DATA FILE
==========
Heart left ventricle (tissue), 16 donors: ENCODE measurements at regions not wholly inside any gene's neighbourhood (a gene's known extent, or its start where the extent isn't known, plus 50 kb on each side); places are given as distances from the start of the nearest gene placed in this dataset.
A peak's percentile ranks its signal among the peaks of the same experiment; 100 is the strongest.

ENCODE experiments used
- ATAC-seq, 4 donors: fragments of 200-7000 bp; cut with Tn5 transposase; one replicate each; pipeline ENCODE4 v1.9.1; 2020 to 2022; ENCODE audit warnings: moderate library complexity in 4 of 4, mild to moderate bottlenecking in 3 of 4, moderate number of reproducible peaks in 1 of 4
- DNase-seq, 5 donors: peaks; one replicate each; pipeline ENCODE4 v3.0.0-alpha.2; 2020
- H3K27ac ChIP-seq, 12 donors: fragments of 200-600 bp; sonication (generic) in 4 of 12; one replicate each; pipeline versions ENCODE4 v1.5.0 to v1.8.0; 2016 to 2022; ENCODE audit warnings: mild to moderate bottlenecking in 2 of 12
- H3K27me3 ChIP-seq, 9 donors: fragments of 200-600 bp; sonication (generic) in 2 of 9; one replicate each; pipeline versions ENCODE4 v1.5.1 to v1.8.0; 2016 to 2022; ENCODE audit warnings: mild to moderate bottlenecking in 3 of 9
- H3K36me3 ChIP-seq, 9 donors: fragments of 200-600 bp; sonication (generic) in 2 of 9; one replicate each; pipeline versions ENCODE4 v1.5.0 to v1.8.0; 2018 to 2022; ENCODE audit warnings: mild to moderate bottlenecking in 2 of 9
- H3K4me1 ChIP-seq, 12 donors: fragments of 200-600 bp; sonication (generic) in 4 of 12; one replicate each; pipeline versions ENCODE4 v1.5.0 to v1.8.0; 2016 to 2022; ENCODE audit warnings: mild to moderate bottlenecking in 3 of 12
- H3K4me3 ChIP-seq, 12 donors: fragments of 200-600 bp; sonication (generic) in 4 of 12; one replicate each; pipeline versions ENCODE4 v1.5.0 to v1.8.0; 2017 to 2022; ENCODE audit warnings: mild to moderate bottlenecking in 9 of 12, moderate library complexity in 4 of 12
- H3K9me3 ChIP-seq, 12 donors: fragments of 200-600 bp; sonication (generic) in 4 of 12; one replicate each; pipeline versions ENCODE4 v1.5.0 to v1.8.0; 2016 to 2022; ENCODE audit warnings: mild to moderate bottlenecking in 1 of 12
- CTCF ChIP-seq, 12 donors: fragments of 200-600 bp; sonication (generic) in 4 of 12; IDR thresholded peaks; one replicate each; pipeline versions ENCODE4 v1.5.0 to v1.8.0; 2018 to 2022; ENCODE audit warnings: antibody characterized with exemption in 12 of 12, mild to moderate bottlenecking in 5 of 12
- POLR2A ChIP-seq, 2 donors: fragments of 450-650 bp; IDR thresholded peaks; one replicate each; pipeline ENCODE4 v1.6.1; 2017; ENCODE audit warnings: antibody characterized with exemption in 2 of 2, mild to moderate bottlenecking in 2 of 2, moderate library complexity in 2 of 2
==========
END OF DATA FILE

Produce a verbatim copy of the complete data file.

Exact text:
Heart left ventricle (tissue), 16 donors: ENCODE measurements at regions not wholly inside any gene's neighbourhood (a gene's known extent, or its start where the extent isn't known, plus 50 kb on each side); places are given as distances from the start of the nearest gene placed in this dataset.
A peak's percentile ranks its signal among the peaks of the same experiment; 100 is the strongest.

ENCODE experiments used
- ATAC-seq, 4 donors: fragments of 200-7000 bp; cut with Tn5 transposase; one replicate each; pipeline ENCODE4 v1.9.1; 2020 to 2022; ENCODE audit warnings: moderate library complexity in 4 of 4, mild to moderate bottlenecking in 3 of 4, moderate number of reproducible peaks in 1 of 4
- DNase-seq, 5 donors: peaks; one replicate each; pipeline ENCODE4 v3.0.0-alpha.2; 2020
- H3K27ac ChIP-seq, 12 donors: fragments of 200-600 bp; sonication (generic) in 4 of 12; one replicate each; pipeline versions ENCODE4 v1.5.0 to v1.8.0; 2016 to 2022; ENCODE audit warnings: mild to moderate bottlenecking in 2 of 12
- H3K27me3 ChIP-seq, 9 donors: fragments of 200-600 bp; sonication (generic) in 2 of 9; one replicate each; pipeline versions ENCODE4 v1.5.1 to v1.8.0; 2016 to 2022; ENCODE audit warnings: mild to moderate bottlenecking in 3 of 9
- H3K36me3 ChIP-seq, 9 donors: fragments of 200-600 bp; sonication (generic) in 2 of 9; one replicate each; pipeline versions ENCODE4 v1.5.0 to v1.8.0; 2018 to 2022; ENCODE audit warnings: mild to moderate bottlenecking in 2 of 9
- H3K4me1 ChIP-seq, 12 donors: fragments of 200-600 bp; sonication (generic) in 4 of 12; one replicate each; pipeline versions ENCODE4 v1.5.0 to v1.8.0; 2016 to 2022; ENCODE audit warnings: mild to moderate bottlenecking in 3 of 12
- H3K4me3 ChIP-seq, 12 donors: fragments of 200-600 bp; sonication (generic) in 4 of 12; one replicate each; pipeline versions ENCODE4 v1.5.0 to v1.8.0; 2017 to 2022; ENCODE audit warnings: mild to moderate bottlenecking in 9 of 12, moderate library complexity in 4 of 12
- H3K9me3 ChIP-seq, 12 donors: fragments of 200-600 bp; sonication (generic) in 4 of 12; one replicate each; pipeline versions ENCODE4 v1.5.0 to v1.8.0; 2016 to 2022; ENCODE audit warnings: mild to moderate bottlenecking in 1 of 12
- CTCF ChIP-seq, 12 donors: fragments of 200-600 bp; sonication (generic) in 4 of 12; IDR thresholded peaks; one replicate each; pipeline versions ENCODE4 v1.5.0 to v1.8.0; 2018 to 2022; ENCODE audit warnings: antibody characterized with exemption in 12 of 12, mild to moderate bottlenecking in 5 of 12
- POLR2A ChIP-seq, 2 donors: fragments of 450-650 bp; IDR thresholded peaks; one replicate each; pipeline ENCODE4 v1.6.1; 2017; ENCODE audit warnings: antibody characterized with exemption in 2 of 2, mild to moderate bottlenecking in 2 of 2, moderate library complexity in 2 of 2